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Liquidity Shocks and the US Housing Credit Crisis of 2007–2008

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  • Gianni La Cava

    (Reserve Bank of Australia)

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    Abstract

    There is extensive anecdotal evidence to suggest that a significant tightening in credit conditions, or a 'credit crunch', occurred in the United States following the collapse of the loan securitisation market in 2007. However, there has been surprisingly little formal testing for the existence of a credit crunch in the context of the US housing market. In this paper I examine whether the fall in mortgage credit over 2007–2008 was caused by a reduction in credit supply which, in turn, can be traced to a fall in the amount of financing available to mortgage lenders. I use the differential exposures of individual mortgage lenders to the collapse of the securitisation market in 2007 as a source of cross-lender variation in lender financing conditions and assess the impact on residential mortgage lending. Using loan-level information to control for unobservable credit demand shocks, I show that mortgage lenders that were particularly reliant on loan securitisation disproportionately reduced the supply of mortgage credit. The negative liquidity shock caused by the shutdown of the securitisation market explains a significant share of the aggregate decline in mortgage credit during this crisis.

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    Paper provided by Reserve Bank of Australia in its series RBA Research Discussion Papers with number rdp2013-05.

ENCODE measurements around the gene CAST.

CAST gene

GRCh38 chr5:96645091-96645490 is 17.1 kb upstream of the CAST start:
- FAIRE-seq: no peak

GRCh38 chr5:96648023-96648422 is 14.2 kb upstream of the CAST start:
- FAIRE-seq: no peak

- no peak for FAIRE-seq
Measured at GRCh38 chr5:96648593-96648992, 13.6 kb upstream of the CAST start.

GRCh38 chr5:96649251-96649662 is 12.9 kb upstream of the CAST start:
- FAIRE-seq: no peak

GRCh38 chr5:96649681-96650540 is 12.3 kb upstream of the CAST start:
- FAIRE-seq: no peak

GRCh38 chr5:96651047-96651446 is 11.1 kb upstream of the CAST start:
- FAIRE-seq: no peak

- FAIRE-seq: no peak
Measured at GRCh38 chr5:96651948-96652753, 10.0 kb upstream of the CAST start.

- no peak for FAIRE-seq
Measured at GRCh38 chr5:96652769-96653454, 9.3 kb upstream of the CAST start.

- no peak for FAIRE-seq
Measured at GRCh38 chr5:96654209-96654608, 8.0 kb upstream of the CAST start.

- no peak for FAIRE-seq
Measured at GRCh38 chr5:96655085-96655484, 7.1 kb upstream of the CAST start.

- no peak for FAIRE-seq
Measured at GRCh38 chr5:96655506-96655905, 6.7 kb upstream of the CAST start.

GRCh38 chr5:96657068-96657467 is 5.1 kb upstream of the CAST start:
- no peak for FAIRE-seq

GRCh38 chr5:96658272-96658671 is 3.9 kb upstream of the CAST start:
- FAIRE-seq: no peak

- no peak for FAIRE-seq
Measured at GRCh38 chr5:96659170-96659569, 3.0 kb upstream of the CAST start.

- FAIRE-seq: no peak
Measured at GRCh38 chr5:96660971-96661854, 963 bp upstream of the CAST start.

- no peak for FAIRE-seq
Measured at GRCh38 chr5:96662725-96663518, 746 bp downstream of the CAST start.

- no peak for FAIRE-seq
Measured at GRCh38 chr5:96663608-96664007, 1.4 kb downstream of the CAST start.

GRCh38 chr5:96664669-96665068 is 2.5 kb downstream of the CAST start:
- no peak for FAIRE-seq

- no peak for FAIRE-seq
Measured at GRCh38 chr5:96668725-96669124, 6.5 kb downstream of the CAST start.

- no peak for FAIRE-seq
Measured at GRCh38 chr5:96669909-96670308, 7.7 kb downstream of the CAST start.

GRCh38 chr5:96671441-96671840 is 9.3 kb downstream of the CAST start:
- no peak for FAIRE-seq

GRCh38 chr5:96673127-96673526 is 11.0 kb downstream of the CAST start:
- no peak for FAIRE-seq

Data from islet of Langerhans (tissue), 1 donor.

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    Date of creation: May 2013
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    Handle: RePEc:rba:rbardp:rdp2013-05

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    Keywords: bank liquidity; credit supply; mortgage market; housing;

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    1. Bengt Holmstrom & Jean Tirole, 1994. "Financial Intermediation, Loanable Funds and the Real Sector," Working papers 95-1, Massachusetts Institute of Technology (MIT), Department of Economics.
    2. Marianne Bertrand & Esther Duflo & Sendhil Mullainathan, 2004. "How Much Should We Trust Differences-in-Differences Estimates?," The Quarterly Journal of Economics, MIT Press, vol. 119(1), pages 249-275, February.
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    14. Murillo Campello & Erasmo Giambona & John R. Graham & Campbell R. Harvey, 2011. "Liquidity Management and Corporate Investment During a Financial Crisis," Review of Financial Studies, Society for Financial Studies, vol. 24(6), pages 1944-1979.
    15. Ben Bernanke & Mark Gertler & Simon Gilchrist, 1994. "The Financial Accelerator and the Flight to Quality," NBER Working Papers 4789, National Bureau of Economic Research, Inc.
    16. Eric S. Rosengren & Joe Peek, 2000. "Collateral Damage: Effects of the Japanese Bank Crisis on Real Activity in the United States," American Economic Review, American Economic Association, vol. 90(1), pages 30-45, March.
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